Thomasina Miers’ recipe for mussels with confit tomato sauce and ancho and almond picada | The new flexitarian

We’re lucky in the UK, in that we’re never far from the sea. Mussels are one of the least impactful seafoods we can farm: grown on ropes all around the UK, they are cheap, require no chemical input, absorb carbon dioxide and purify sea water. What’s more, they’re incredibly nutritious – full of vitamins and essential minerals – and, of course, delicious. Here I’ve made a rich tomato sofrito to cloak them with flavour and added some va-va-voom with a gutsy, nutty ancho picada.

Mussels with confit tomato sauce and ancho and almond picada

Ancho is a sweet, rounded, medium-hot dried red chilli from Mexico, available online and from larger supermarkets.

Prep 30 minCook 45 minServes 4

2kg mussels100ml olive oil2 white onions, peeled and finely chopped2 celery sticks, finely choppedSalt and black pepper4 garlic cloves, peeled and finely chopped2 x 400g tins plum tomatoes, crushed 2 tsp sherry vinegar250ml dry white wine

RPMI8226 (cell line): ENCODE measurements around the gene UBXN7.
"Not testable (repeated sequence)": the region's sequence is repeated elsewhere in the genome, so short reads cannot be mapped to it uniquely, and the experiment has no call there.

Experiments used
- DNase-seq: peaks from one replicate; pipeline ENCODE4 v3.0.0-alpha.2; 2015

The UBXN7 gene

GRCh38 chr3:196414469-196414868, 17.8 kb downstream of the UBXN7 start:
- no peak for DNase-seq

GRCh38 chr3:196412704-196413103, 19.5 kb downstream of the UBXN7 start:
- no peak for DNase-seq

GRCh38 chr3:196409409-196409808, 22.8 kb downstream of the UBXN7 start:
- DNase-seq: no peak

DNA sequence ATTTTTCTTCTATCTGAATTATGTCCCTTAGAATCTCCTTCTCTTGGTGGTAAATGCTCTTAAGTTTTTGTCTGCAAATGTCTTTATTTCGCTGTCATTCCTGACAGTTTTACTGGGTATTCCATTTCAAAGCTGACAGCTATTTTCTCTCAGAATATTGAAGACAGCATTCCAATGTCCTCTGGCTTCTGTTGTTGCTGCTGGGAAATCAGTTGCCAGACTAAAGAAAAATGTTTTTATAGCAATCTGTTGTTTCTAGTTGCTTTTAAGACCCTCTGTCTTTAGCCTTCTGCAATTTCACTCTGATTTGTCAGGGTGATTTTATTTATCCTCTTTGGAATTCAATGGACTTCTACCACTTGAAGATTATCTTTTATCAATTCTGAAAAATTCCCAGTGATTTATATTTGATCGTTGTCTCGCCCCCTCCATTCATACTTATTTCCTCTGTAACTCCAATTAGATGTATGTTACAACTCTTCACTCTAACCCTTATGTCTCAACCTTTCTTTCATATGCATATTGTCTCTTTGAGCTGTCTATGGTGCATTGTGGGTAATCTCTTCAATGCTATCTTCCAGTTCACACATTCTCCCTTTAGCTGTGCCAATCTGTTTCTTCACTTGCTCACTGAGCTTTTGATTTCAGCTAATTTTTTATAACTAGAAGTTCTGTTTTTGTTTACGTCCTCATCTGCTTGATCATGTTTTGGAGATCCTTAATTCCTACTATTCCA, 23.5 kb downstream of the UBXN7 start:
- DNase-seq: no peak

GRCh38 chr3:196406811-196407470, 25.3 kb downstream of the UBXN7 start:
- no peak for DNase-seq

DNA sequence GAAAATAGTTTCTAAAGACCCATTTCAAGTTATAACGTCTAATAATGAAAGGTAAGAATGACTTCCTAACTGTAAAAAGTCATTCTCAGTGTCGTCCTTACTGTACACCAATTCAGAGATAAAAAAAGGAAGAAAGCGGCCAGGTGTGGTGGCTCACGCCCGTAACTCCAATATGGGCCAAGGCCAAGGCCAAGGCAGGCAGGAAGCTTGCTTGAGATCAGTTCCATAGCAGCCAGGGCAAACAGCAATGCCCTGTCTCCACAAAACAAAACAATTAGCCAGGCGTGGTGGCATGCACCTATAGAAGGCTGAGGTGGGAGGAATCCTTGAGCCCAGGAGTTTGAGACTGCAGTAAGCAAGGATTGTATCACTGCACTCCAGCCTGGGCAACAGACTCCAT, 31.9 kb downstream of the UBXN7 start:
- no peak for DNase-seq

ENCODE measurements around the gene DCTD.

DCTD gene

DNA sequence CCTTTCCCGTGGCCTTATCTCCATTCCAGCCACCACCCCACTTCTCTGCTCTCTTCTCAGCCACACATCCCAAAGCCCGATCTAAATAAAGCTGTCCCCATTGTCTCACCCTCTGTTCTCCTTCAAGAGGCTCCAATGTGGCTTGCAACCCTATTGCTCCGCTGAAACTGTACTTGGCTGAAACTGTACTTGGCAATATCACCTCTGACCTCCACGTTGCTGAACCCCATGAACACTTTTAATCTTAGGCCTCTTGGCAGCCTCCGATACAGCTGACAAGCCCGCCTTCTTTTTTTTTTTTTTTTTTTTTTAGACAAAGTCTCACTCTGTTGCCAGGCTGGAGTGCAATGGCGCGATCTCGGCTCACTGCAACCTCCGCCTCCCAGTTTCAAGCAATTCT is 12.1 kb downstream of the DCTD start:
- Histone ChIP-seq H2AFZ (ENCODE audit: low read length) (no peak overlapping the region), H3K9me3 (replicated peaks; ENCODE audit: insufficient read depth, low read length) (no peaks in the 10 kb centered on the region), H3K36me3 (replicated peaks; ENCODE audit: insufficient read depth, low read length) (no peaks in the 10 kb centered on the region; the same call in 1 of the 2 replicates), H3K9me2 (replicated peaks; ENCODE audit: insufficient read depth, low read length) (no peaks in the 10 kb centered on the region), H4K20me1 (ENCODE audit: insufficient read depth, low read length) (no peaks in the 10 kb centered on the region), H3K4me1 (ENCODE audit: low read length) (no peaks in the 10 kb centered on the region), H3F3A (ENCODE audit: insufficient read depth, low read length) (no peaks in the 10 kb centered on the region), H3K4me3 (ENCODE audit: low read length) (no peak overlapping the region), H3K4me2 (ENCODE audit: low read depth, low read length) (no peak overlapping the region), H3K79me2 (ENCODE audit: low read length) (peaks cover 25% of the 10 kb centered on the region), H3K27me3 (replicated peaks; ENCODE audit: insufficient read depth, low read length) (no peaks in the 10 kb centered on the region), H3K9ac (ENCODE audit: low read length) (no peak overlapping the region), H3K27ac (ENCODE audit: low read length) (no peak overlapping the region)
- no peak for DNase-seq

For the picada1 ancho chilli80g blanched almonds, toasted1 slice good bread1 large bunch flat-leaf parsley, leaves picked and roughly chopped

Scrub the mussels clean under cold running water: scrape off any barnacles and tug off the beards in a zig-zag motion (discard any with broken shells or that don’t shut when tapped on the counter).

Warm three tablespoons of the oil in a large pan on a medium heat and, when it is sizzling, add the onions and celery, season and sweat, stirring occasionally, for 10 minutes. Add the garlic, cook for another few minutes, then add the tomatoes and vinegar. Cook down for 15 minutes while you make the picada.

Discard the seeds and stalk of the ancho chilli, then soak the flesh in a little boiling water for 15 minutes, until soft. Toast the almonds in a dry frying pan, then tip them into a food processor. Pour a tablespoon of oil into the almond pan and fry the bread until golden. Add the bread, the drained chilli and half the parsley to the food processor and pulse to a coarse rubble.

When you are ready to eat, put a large pan for which you have a lid over a high heat and, when it is smoking hot, add a tablespoon of oil, followed by the mussels and wine. Cover and steam for three or four minutes, until the mussels are fully opened (discard any that stay shut). Stir half the picada into the tomato sauce, then spoon in the cooked mussels. Pour the mussel and wine juices through a sieve into the tomato mix, then ladle into deep bowls and serve with extra picada, a sprinkling of parsley and some good bread to mop up the rich sauce.

The simple flex

Instead of the mussels, griddle or roast halved leeks until they’re tender and slightly blackened. Serve with the sauce and picada.

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